author = "Akchurin, {Oleh M.} and Kaskel, {Frederick J.}",
year = "2015",
month = "6",
day = "9",
doi = "10.1159/000368940",
language = "English (US)",
volume = "39",
pages = "84--92",
journal = "Blood Purification",
issn = "0253-5068",
publisher = "S. Karger AG",
number = "1-3",

}

TY - JOUR

T1 - Update on inflammation in chronic kidney disease

AU - Akchurin, Oleh M.

AU - Kaskel, Frederick J.

PY - 2015/6/9

Y1 - 2015/6/9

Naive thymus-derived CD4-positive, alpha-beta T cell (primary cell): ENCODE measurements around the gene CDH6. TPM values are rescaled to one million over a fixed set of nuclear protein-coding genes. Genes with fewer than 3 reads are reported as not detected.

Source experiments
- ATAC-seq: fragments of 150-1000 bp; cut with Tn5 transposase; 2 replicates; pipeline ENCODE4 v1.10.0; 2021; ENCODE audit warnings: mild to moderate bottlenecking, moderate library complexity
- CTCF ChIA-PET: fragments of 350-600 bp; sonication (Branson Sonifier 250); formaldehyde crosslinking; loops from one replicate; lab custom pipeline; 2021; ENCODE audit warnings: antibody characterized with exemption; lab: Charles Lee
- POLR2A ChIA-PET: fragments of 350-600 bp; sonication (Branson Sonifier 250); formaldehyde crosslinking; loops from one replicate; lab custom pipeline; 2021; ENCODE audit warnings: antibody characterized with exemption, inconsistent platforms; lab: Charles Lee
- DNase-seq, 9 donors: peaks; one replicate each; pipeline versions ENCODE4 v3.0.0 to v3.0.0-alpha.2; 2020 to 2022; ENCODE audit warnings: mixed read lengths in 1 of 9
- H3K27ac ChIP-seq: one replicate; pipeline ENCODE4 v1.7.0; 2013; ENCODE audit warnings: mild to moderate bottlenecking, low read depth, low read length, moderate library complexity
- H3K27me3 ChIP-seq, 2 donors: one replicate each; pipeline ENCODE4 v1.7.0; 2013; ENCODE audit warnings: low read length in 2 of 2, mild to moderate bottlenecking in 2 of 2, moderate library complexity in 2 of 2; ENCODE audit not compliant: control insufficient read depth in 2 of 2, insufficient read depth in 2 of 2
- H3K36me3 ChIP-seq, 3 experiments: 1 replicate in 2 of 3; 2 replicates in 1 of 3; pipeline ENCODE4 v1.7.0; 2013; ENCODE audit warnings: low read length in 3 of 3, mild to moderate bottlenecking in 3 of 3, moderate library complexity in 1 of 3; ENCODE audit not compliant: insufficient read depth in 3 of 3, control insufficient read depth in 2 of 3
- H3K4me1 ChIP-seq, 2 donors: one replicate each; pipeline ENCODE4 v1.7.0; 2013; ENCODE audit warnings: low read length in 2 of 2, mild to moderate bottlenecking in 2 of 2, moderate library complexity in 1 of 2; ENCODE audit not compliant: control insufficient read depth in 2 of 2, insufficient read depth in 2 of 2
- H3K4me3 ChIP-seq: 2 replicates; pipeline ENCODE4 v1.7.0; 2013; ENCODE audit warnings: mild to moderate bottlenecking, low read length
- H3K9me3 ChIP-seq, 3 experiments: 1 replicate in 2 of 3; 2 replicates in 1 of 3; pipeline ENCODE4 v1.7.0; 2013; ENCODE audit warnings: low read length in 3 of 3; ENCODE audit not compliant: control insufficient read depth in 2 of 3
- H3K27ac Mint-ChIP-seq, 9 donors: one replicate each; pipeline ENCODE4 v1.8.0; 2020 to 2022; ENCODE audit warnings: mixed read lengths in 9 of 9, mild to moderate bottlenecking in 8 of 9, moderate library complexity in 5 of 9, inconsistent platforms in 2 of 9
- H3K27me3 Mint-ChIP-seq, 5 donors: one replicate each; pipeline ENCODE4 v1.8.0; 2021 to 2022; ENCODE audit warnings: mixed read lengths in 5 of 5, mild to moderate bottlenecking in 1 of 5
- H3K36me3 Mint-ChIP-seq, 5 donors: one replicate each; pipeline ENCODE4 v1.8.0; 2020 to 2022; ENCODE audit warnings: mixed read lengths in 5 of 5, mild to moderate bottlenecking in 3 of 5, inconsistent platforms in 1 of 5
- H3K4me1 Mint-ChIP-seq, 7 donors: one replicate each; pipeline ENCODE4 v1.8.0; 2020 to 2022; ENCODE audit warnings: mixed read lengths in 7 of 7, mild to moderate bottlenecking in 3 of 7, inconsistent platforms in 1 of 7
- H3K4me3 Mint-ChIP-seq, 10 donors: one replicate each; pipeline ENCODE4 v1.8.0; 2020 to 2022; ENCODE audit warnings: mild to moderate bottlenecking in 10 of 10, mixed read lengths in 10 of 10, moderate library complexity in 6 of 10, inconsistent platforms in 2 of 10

N2 - Background: Despite recent advances in chronic kidney disease (CKD) and end-stage renal disease (ESRD) management, morbidity and mortality in this population remain exceptionally high. Persistent, low-grade inflammation has been recognized as an important component of CKD, playing a unique role in its pathophysiology and being accountable in part for cardiovascular and all-cause mortality, as well as contributing to the development of protein-energy wasting. Summary: The variety of factors contribute to chronic inflammatory status in CKD, including increased production and decreased clearance of pro-inflammatory cytokines, oxidative stress and acidosis, chronic and recurrent infections, including those related to dialysis access, altered metabolism of adipose tissue, and intestinal dysbiosis. Inflammation directly correlates with the glomerular filtration rate (GFR) in CKD and culminates in dialysis patients, where extracorporeal factors, such as impurities in dialysis water, microbiological quality of the dialysate, and bioincompatible factors in the dialysis circuit play an additional role. Genetic and epigenetic influences contributing to inflammatory activation in CKD are currently being intensively investigated. A number of interventions have been proposed to target inflammation in CKD, including lifestyle modifications, pharmacological agents, and optimization of dialysis. Importantly, some of these therapies have been recently tested in randomized controlled trials. Key Messages: Chronic inflammation should be regarded as a common comorbid condition in CKD and especially in dialysis patients. A number of interventions have been proven to be safe and effective in well-designed clinical studies. This includes such inexpensive approaches as modification of physical activity and dietary supplementation. Further investigations are needed to evaluate the effects of these interventions on hard outcomes, as well as to better understand the role of inflammation in selected CKD populations (e.g., in children).